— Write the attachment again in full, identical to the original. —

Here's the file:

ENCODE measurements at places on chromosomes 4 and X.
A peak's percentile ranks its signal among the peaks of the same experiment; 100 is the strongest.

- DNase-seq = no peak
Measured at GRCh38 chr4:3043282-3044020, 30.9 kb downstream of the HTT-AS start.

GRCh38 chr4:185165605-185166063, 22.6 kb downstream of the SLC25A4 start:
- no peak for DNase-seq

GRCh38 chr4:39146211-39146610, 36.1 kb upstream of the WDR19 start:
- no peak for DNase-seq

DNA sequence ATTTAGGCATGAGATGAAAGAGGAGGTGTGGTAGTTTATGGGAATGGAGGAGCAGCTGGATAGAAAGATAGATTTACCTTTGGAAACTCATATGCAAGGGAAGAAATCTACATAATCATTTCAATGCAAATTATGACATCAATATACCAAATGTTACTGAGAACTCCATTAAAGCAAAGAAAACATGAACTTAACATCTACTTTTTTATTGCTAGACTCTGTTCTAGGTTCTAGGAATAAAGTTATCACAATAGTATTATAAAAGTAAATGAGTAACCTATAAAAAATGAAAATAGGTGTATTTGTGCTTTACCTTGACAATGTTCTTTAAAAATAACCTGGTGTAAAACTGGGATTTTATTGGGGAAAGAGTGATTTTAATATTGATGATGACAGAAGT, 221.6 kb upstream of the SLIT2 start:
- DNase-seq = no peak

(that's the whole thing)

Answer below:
ENCODE measurements at places on chromosomes 4 and X.
A peak's percentile ranks its signal among the peaks of the same experiment; 100 is the strongest.

- DNase-seq = no peak
Measured at GRCh38 chr4:3043282-3044020, 30.9 kb downstream of the HTT-AS start.

GRCh38 chr4:185165605-185166063, 22.6 kb downstream of the SLC25A4 start:
- no peak for DNase-seq

GRCh38 chr4:39146211-39146610, 36.1 kb upstream of the WDR19 start:
- no peak for DNase-seq

DNA sequence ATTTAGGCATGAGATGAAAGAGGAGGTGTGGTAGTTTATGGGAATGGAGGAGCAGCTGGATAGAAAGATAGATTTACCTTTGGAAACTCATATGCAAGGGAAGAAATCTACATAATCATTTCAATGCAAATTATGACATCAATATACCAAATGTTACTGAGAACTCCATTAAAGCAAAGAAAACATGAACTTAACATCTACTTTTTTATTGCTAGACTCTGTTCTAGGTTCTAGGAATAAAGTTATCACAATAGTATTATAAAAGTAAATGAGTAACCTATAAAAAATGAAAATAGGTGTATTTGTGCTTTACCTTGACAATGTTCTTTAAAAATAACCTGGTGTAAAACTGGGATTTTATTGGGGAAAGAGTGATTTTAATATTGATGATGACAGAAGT, 221.6 kb upstream of the SLIT2 start:
- DNase-seq = no peak